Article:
Mobile payments company Square (SQ - Get Report) surged on their first day of trading, as the company starts life anew in the public eye.

Square priced its initial public offering at $9 a share, valuing the company at $2.66 billion, but shares opened for trading at $11.20, good for a 25% gain, as the Jack Dorsey-led company seeks to upend how small businesses interact with their customers and conduct business.  The San Francisco-based company had been expected to price its initial public offering between $11 and $13 a share, which would've valued the company at roughly $4 billion at the mid-point of the range.

The company and some of its existing shareholders raised $243 million, ultimately selling 27 million shares in the offering.

Square, which said it has more than 2 million businesses using its payments processing hardware and software, garners 95% of its revenue from processing payments, taking a 2.75% fee for handling credit card payments. Its fledgling Square Capital business, which lends money to small businesses, accounts for the majority of the rest of its revenue.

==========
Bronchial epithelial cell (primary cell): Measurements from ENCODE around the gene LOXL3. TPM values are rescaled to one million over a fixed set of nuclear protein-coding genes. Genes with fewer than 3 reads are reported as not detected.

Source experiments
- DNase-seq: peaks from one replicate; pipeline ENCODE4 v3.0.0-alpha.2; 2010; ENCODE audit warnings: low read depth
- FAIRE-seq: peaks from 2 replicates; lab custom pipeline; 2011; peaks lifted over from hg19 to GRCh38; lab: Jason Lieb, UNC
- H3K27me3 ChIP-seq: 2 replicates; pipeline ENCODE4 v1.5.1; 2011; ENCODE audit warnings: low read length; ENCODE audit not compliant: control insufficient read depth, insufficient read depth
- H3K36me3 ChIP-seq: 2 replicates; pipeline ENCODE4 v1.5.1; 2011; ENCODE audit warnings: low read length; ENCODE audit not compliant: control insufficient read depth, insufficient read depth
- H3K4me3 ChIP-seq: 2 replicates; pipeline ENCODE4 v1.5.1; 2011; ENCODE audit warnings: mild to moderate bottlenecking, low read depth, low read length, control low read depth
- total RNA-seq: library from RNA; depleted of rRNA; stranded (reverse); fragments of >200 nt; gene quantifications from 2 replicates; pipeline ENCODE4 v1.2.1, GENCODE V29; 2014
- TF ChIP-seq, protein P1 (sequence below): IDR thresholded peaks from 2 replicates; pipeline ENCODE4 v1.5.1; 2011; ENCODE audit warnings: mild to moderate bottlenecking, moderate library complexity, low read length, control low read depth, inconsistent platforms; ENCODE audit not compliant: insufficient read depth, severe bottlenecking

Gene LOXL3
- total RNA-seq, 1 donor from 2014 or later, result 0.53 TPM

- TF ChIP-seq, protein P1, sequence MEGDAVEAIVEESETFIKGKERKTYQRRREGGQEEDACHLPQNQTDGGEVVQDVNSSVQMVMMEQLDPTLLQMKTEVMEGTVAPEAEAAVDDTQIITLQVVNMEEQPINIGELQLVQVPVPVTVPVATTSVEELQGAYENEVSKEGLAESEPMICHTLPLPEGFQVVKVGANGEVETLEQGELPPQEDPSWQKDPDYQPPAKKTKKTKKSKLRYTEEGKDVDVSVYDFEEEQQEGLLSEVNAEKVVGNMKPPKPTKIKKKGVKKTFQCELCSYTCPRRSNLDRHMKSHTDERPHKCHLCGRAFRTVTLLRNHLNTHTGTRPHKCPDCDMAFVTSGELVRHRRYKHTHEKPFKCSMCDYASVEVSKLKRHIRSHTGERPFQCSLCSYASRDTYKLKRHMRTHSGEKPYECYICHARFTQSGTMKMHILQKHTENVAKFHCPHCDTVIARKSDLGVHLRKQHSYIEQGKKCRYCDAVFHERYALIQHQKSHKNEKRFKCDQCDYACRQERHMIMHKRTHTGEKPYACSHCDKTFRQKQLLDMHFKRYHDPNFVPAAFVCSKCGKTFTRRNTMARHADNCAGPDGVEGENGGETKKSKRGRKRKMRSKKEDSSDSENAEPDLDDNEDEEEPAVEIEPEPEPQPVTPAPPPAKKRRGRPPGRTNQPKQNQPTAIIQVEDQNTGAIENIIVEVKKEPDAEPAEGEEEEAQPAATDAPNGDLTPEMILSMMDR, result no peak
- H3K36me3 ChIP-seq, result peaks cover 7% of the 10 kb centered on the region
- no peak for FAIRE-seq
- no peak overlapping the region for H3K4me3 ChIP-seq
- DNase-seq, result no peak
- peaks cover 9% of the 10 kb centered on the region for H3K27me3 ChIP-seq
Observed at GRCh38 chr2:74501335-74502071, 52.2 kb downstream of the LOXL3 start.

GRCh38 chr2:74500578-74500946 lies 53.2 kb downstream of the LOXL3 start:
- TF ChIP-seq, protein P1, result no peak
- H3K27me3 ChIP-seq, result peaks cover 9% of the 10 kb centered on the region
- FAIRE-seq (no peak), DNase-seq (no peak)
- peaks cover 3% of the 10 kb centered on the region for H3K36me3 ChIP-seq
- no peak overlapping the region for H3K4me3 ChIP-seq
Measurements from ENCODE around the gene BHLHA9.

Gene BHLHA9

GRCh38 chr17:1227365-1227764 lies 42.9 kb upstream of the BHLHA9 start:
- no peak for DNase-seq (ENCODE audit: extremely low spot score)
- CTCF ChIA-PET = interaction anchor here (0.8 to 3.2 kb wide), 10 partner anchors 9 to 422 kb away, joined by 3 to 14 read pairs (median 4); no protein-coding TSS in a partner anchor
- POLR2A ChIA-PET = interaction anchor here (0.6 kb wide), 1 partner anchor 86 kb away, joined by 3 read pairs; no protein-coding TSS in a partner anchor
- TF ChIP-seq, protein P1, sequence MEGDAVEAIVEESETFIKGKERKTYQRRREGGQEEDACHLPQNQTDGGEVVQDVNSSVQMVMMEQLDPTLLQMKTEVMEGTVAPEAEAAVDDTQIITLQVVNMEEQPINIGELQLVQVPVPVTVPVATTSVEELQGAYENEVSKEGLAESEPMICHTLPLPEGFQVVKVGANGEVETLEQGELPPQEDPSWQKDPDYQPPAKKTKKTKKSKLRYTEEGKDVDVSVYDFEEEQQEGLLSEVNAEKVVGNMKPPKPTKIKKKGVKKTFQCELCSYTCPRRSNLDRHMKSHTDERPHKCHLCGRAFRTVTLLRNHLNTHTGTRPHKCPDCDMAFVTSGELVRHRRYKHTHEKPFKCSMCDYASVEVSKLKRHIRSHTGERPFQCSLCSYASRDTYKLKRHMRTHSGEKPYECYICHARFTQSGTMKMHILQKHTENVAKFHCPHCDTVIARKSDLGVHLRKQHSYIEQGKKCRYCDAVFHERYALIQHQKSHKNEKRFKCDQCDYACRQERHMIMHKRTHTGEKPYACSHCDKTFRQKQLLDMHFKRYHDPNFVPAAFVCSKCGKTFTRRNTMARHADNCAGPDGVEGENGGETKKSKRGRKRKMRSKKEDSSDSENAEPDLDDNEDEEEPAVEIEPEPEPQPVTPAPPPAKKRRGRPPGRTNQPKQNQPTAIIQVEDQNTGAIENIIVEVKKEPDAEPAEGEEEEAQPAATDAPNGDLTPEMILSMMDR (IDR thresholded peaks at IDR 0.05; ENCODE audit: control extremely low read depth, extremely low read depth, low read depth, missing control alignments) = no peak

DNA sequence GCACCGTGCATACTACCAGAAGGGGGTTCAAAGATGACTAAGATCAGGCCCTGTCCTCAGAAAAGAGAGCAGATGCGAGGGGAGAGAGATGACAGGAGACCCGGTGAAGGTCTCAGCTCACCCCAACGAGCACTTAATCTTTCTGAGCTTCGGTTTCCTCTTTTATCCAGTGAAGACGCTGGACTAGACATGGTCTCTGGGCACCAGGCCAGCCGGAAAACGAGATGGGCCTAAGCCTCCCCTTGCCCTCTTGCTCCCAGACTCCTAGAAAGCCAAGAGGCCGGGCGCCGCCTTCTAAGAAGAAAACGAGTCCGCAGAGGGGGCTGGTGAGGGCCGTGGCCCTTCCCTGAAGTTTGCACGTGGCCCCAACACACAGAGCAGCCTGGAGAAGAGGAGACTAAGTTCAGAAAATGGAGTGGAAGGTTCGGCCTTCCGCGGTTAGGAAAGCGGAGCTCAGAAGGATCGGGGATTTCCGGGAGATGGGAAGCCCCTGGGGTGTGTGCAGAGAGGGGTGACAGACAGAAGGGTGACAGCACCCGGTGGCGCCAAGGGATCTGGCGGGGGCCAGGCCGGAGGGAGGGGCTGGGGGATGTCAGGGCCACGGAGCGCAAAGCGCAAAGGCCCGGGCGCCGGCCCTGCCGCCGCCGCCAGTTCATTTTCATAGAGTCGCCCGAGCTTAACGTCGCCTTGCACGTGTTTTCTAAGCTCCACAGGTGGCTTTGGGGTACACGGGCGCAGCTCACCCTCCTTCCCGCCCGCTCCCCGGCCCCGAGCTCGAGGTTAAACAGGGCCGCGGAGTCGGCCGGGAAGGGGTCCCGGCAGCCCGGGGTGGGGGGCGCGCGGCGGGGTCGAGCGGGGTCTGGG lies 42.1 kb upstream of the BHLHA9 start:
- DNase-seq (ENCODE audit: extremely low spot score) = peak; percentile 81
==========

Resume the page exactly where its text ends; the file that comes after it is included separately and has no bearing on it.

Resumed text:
In the first nine months of 2015, Square generated $892.8 million in revenue but lost $131.5 million in net income. Some of that financial information comes from a highly publicized deal with Starbucks (SBUX - Get Report) , commissioned in 2012, that ultimately did not bear fruit for either company.

Dorsey was on hand to witness the start of trading however preferred to stay out of the sight of live video cameras and television. Assigned with the task of ringing the opening bell of the New York Stock Exchange was his mother, Marcia, while his father Tim watched from the side. Outside the NYSE were featured vendors of Square who had set up booths and trucks, allowing customers to taste and or purchase their products.  

TheStreet got a first hand look at the activity both in and out of the exchange. 

The facade carried the names of hundreds of brands who partner with Square for their merchant services. 


Featured Square seller and florist, Lilybelle, based in San Francisco, served as the site of the opening bell ringing. Square point of sale devices could be seen amongst various vendors outside the NYSE. 


Dorsey preferred to stay out of the limelight and away from live television, choosing to capture his company's offering via streaming app Periscope, owned by Twitter (TWTR - Get Report) , the other company the enigmatic CEO leads.


 

Dorsey's mother, Marcia, tearfully and happily embraced her son she rang the opening bell for the start of the trading day. 


Traders huddled around Dorsey during the bid and ask phase, before the stock officially began trading.


Here, the first Square trade began at 10:08am EST, trading up nearly 25% at $11.20.